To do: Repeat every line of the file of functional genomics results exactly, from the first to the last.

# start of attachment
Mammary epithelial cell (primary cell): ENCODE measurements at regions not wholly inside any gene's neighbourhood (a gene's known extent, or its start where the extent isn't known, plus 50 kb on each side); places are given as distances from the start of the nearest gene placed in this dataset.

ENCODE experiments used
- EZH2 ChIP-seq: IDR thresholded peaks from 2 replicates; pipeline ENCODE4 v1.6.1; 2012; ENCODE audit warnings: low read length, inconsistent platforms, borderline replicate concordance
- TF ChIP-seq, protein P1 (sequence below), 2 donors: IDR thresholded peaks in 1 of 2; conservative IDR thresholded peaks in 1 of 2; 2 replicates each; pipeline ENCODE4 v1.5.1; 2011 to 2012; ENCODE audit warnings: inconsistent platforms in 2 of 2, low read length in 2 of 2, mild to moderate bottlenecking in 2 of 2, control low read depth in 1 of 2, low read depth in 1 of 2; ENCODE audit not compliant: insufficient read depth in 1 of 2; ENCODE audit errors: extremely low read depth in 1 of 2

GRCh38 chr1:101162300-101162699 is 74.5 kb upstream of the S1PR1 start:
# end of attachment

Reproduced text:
Mammary epithelial cell (primary cell): ENCODE measurements at regions not wholly inside any gene's neighbourhood (a gene's known extent, or its start where the extent isn't known, plus 50 kb on each side); places are given as distances from the start of the nearest gene placed in this dataset.

ENCODE experiments used
- EZH2 ChIP-seq: IDR thresholded peaks from 2 replicates; pipeline ENCODE4 v1.6.1; 2012; ENCODE audit warnings: low read length, inconsistent platforms, borderline replicate concordance
- TF ChIP-seq, protein P1 (sequence below), 2 donors: IDR thresholded peaks in 1 of 2; conservative IDR thresholded peaks in 1 of 2; 2 replicates each; pipeline ENCODE4 v1.5.1; 2011 to 2012; ENCODE audit warnings: inconsistent platforms in 2 of 2, low read length in 2 of 2, mild to moderate bottlenecking in 2 of 2, control low read depth in 1 of 2, low read depth in 1 of 2; ENCODE audit not compliant: insufficient read depth in 1 of 2; ENCODE audit errors: extremely low read depth in 1 of 2

GRCh38 chr1:101162300-101162699 is 74.5 kb upstream of the S1PR1 start: